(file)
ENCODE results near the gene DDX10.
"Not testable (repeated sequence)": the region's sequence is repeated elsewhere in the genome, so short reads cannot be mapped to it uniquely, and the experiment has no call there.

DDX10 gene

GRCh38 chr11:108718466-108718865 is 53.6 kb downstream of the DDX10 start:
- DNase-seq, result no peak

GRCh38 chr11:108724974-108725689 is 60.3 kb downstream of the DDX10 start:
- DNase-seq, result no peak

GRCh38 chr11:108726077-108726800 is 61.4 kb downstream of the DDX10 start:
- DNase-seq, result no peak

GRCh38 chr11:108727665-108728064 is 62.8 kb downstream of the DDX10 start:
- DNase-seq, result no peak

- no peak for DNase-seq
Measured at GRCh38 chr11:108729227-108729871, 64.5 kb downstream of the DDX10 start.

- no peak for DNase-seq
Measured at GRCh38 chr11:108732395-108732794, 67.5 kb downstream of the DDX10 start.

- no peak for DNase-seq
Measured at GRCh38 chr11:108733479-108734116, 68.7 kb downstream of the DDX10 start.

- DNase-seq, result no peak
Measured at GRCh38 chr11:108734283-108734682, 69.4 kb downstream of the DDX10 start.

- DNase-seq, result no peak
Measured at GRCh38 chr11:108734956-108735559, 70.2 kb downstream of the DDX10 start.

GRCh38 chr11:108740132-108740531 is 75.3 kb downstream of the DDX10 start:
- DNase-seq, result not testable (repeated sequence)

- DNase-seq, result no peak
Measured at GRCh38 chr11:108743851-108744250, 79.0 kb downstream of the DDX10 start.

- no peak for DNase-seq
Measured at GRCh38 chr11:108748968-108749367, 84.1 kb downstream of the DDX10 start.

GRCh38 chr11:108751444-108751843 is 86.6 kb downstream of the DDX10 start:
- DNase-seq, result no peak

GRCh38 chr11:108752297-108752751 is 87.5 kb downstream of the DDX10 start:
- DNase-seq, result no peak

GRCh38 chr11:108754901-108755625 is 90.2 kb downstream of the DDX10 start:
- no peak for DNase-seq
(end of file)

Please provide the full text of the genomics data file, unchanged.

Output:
ENCODE results near the gene DDX10.
"Not testable (repeated sequence)": the region's sequence is repeated elsewhere in the genome, so short reads cannot be mapped to it uniquely, and the experiment has no call there.

DDX10 gene

GRCh38 chr11:108718466-108718865 is 53.6 kb downstream of the DDX10 start:
- DNase-seq, result no peak

GRCh38 chr11:108724974-108725689 is 60.3 kb downstream of the DDX10 start:
- DNase-seq, result no peak

GRCh38 chr11:108726077-108726800 is 61.4 kb downstream of the DDX10 start:
- DNase-seq, result no peak

GRCh38 chr11:108727665-108728064 is 62.8 kb downstream of the DDX10 start:
- DNase-seq, result no peak

- no peak for DNase-seq
Measured at GRCh38 chr11:108729227-108729871, 64.5 kb downstream of the DDX10 start.

- no peak for DNase-seq
Measured at GRCh38 chr11:108732395-108732794, 67.5 kb downstream of the DDX10 start.

- no peak for DNase-seq
Measured at GRCh38 chr11:108733479-108734116, 68.7 kb downstream of the DDX10 start.

- DNase-seq, result no peak
Measured at GRCh38 chr11:108734283-108734682, 69.4 kb downstream of the DDX10 start.

- DNase-seq, result no peak
Measured at GRCh38 chr11:108734956-108735559, 70.2 kb downstream of the DDX10 start.

GRCh38 chr11:108740132-108740531 is 75.3 kb downstream of the DDX10 start:
- DNase-seq, result not testable (repeated sequence)

- DNase-seq, result no peak
Measured at GRCh38 chr11:108743851-108744250, 79.0 kb downstream of the DDX10 start.

- no peak for DNase-seq
Measured at GRCh38 chr11:108748968-108749367, 84.1 kb downstream of the DDX10 start.

GRCh38 chr11:108751444-108751843 is 86.6 kb downstream of the DDX10 start:
- DNase-seq, result no peak

GRCh38 chr11:108752297-108752751 is 87.5 kb downstream of the DDX10 start:
- DNase-seq, result no peak

GRCh38 chr11:108754901-108755625 is 90.2 kb downstream of the DDX10 start:
- no peak for DNase-seq